After making a decision to start a small business, the most important issue is probably the starting capital, which in most cases isn’t very high. How to distribute the money among the many aspects of the business is no easy matter. Of course, investing in the product is a top priority but if no one hears or knows about your product, generating revenues will be difficult, to say the least. That’s where marketing comes in.
Zoomerang, in cooperation with Growbiz Media, distributed a survey among small businesses regarding their 2010 marketing budgets, and tools & technologies used in marketing. 731 companies answered the survey, from all across the United States, with the majority of them (90%) employing less than 25 people, and 95% employing less than 100 people.
Probably the most interesting finding is that over half of the businesses have a marketing budget of less than $1,000. 20% more have less than $9,000. Over half of the businesses (54%) have their own website as well, although mostly as an information platform for the costumer. One thing the survey didn’t specify is the nature of the business. There is no cross section data among different types of business. For example, a car dealership will spend a lot more money in event marketing and in-store promotions than an online store that sells dog food.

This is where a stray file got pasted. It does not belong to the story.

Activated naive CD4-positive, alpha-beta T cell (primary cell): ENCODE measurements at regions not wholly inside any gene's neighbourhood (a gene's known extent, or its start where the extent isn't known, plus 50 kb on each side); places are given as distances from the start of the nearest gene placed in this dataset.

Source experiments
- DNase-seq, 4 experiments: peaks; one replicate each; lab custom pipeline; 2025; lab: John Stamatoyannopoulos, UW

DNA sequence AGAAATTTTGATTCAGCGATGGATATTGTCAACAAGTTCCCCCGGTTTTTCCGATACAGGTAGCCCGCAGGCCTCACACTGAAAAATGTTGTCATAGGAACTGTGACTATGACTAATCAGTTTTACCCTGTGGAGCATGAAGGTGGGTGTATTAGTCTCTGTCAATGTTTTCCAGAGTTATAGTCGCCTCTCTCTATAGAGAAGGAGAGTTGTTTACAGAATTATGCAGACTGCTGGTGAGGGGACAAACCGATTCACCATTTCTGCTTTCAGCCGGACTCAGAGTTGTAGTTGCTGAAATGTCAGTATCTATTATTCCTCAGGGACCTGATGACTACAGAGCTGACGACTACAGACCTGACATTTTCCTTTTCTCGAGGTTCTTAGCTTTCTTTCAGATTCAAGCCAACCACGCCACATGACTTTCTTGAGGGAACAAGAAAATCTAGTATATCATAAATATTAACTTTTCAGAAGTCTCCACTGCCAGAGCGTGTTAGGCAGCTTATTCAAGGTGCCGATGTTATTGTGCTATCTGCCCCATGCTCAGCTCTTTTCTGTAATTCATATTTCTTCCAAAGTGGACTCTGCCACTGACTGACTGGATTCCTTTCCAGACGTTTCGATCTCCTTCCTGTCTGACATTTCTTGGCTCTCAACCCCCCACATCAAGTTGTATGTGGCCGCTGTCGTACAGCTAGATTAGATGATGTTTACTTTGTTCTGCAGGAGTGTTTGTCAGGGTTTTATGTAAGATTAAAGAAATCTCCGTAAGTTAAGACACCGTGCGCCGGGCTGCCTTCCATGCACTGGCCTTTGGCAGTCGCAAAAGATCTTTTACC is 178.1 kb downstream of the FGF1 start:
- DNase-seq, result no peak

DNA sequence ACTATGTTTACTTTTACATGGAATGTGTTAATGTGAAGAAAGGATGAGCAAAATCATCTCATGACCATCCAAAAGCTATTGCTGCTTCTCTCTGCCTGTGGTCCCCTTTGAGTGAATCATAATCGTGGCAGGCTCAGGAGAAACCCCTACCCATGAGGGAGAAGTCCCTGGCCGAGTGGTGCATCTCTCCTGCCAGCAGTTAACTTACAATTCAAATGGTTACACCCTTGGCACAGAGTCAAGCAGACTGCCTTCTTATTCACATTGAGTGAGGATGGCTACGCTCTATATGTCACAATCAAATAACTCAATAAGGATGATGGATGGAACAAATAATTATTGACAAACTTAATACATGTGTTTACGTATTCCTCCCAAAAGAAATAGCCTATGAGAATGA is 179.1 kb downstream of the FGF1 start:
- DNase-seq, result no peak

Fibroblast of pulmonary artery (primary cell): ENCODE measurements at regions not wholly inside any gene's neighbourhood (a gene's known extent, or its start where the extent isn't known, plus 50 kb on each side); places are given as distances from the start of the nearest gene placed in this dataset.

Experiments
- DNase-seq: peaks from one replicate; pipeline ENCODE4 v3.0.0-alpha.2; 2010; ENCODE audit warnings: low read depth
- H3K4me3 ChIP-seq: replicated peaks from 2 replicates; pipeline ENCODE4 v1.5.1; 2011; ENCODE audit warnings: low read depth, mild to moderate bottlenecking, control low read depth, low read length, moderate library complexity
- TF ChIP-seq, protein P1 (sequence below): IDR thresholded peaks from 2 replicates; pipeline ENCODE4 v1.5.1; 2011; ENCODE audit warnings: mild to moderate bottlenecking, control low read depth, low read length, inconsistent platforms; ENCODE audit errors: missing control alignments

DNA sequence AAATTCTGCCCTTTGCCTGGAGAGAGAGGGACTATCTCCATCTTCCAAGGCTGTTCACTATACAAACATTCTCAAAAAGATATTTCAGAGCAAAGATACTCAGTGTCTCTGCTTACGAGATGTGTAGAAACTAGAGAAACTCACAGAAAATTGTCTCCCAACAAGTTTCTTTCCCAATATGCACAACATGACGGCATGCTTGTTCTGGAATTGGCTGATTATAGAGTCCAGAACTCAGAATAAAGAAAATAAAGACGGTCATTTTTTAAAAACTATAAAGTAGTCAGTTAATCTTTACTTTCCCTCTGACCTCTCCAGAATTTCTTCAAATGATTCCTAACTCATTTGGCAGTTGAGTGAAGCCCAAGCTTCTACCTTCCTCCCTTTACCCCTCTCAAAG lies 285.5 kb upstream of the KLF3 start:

Overall, the internet is the leading marketing media among almost all businesses, with print media coming close behind (including direct mail which is a form of print media). 35% of the surveyed are using some form of social media for marketing, and among the leading social media are Facebook, Twitter and LinkedIn.
Most of the marketing budget is derived of course from the target population of the business. A growing number of people in the US (especially in the 18-35 age groups) are watching more shows online than on TV (via services such as ZULU) and listen to their iPod in the car instead of the radio. However, they spend many hours on Facebook and Twitter, carrying it everywhere on their smartphones. Also, with the dominance of eBay and alike, a lot of stores decided there is no point in paying rent and maintaining a store when everything can be done as easily and effectively online.
Another recent survey indicated that 93% of businesses (not necessarily small businesses) say that social media is becoming an increasingly important part of their marketing mix. 2011 saw a widespread adoption of social media marketing. 2012 is set to be the year when social media marketing becomes fundamental and fully integrated into brand strategy. Small businesses must take it into account when portraying their marketing strategy.